Weigh In On The Craft Beer Bubble

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For our 80th Session, our host is Derek Harrison, who writes online at It’s Not Just the Alcohol Talking. His topic for this session asks bloggers to weigh in on the question that pundits and business analysts have been asking and answering frequently in recent months, Is Craft Beer a Bubble?

It’s a good time to be in the craft beer industry. The big brewers are watching their market share get chipped away by the purveyors of well-made lagers and ales. Craft breweries are popping up like weeds.

This growth begs the question: is craft beer a bubble? Many in the industry are starting to wonder when, and more importantly how, the growth is going to stop. Is craft beer going to reach equilibrium and stabilize, or is the bubble just going to keep growing until it bursts?

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So on Friday, October 4, let us know where you stand on the bursting bubble hypothesis. Is the bubble precarious and ready to pop any second or as solid as a glass ball?

burst

Comments

  1. says

    We talked about this on the beer cruise. I do believe people think they have to “like” beer because it is the cool thing to do. Those of us who love the malty bevy will continue to imbibe and there have been many consumers that have learned to enjoy a complex beverage that was once considered something college kids and rednecks drink. I don’t think it will be a burst, but there has to be a slowing down of the creation of all the new the breweries and beer bars. The market will get saturated soon, within the next 5 years I’d guess. Many of us remember when a large chunk of the microbreweries went out of business. Hopefully it will be a natural selection process, so we don’t lose the best of them.

  2. NY beer distributor says

    This is different than the 1990s. It wasn’t only bad beer that caused closures, but smaller consumer base, inexperienced distributors, essentially unknown path to success for breweries who didn’t get everything right especially in unforgiving markets. (everone should have opened on the west coast.)

    Today’s issues are different: shelf space, distributor share of mind, consumer fatigue, preferences turning more local, etc. A more complex list for a more sophisticated industry.

    My prediction: many, many brewers will go out. But different than the 1990s, no reason why category growth will stop. And there will be 10 people bidding on the equipment of every closed brewery. Go ahead, take your shot!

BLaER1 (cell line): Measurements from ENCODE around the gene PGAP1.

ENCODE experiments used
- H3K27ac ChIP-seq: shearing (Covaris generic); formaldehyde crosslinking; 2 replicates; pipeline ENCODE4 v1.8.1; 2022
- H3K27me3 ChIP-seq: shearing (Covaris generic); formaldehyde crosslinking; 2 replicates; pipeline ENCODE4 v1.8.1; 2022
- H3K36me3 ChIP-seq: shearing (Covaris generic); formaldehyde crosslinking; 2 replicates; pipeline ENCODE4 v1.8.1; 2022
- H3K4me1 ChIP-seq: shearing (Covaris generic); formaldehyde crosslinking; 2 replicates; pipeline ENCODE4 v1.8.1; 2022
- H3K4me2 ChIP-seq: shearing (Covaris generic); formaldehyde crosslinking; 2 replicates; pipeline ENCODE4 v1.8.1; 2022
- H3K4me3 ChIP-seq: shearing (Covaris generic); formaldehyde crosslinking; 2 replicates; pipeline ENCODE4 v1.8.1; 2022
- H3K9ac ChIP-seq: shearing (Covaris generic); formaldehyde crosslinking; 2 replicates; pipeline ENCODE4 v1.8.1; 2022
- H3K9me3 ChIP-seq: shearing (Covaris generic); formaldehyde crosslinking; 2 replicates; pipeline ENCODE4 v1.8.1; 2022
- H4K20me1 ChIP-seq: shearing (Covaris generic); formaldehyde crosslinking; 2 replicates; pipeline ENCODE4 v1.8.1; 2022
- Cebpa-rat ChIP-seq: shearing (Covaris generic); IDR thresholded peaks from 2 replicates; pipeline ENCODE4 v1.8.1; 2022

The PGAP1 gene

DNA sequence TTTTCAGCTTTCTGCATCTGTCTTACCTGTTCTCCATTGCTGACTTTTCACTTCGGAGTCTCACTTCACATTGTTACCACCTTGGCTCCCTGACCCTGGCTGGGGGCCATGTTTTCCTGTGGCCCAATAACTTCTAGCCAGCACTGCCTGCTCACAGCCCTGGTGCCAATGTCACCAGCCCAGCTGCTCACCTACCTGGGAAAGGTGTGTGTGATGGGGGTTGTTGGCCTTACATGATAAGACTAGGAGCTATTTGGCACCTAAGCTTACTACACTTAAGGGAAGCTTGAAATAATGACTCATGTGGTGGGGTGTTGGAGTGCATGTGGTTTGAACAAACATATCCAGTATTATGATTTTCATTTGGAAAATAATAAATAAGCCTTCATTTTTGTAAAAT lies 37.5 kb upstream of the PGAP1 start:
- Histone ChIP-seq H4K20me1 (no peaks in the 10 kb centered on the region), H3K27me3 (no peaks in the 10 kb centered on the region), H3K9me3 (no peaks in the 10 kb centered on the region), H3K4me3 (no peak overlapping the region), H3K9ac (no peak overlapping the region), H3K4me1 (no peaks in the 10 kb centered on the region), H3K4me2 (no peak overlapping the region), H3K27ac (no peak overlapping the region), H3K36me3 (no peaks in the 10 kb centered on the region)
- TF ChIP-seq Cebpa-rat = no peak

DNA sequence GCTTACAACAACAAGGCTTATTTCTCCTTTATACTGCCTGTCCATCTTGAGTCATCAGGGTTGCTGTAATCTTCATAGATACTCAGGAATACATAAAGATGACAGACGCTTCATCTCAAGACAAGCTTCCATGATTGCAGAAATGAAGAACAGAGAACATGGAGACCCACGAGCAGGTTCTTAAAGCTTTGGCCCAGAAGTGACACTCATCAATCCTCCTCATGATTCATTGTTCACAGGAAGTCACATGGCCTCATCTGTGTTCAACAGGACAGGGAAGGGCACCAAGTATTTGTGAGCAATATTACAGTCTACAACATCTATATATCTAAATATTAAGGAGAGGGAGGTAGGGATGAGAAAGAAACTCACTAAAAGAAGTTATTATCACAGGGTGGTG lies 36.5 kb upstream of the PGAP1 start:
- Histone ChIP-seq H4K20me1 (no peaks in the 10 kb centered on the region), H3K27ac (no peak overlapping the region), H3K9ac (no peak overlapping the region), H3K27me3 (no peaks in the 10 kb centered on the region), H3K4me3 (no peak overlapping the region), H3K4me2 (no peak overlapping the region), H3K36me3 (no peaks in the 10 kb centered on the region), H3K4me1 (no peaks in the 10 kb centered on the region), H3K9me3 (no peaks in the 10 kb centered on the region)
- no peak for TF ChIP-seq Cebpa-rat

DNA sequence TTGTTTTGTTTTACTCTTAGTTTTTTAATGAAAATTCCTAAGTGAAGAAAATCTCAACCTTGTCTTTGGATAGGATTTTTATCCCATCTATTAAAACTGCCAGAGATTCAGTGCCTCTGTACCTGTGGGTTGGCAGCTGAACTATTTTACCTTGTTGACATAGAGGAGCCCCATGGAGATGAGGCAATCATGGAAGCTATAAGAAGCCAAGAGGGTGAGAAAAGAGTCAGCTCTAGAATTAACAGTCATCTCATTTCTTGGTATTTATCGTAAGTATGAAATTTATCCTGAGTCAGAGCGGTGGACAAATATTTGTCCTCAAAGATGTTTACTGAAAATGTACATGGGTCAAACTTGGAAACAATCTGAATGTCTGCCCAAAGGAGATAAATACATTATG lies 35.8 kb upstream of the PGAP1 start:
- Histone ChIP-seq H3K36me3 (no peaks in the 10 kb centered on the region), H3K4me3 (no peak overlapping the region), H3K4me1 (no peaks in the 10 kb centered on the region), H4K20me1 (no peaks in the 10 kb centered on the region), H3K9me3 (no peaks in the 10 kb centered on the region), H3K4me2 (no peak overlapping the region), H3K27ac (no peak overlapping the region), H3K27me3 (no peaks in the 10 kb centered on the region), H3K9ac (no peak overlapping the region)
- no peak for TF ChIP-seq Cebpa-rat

3. beerman49 says

    I agree w/Barry. Don’t know where he lives, but I’ve seen the “natural selection” process go down in the SF Bay Area for moons – the sad thing is that bad business + good product won’t do as well as bad product + good marketing, not to mention the “sugar daddy/mama” factor.

    What’s struck me the most over the last 10 yrs has been the # of mergers amongst the macros, which I think has been driven somewhat by the craft industry. Back in the early 90′s Miller tried a few “craft” brews, which sucked, & a few of my homebrew club members called their toll-free # to try to get ingredient lists – all got put off by some “trained monkey” who had to respond from a script. Coors, before merging w/Molson, created Blue Moon & established a pub in the Colorado Rockies’ ballpark (been there; drank other than BM – I hate most wheat beers – the ale styles were decent). InBev made Goose Island an offer they couldn’t refuse, which gave GI nationwide distribution, but at least they had the good sense to let the brewers at the original continue to make quirky brews for in-house & limited local distribution. A-B, before selling out to InBev, tried a few times to make “craft” – the only one I found tolerable was Michelob Amber; the pale ale they made circa 2008 sucked compared to SNPA & numerous others I’ve had @ brewpubs/bought micros’ boittled versions of.

    Bottom line: It’s an evolving scenario, the best outcome of which would be for the macros to keep losing market share. What I dread is Sierra Nevada & Lagunitas (who are building plants in other areas to increase nationwide distribution) going the route of Sam Adams w/nationwide TV & radio ads. But, unlike the pretentious twit Koch & his financiers in Boston, their owners are laid-back Californians who’ve done very well by producing excellent products & only spot-advertising in beer geek publications. Local brewpubs who make good beer & serve decent food always will survive if they keep their finances in order & treat their patrons well; ditto for micros who have good product & tasting rooms (& food trucks onsite).

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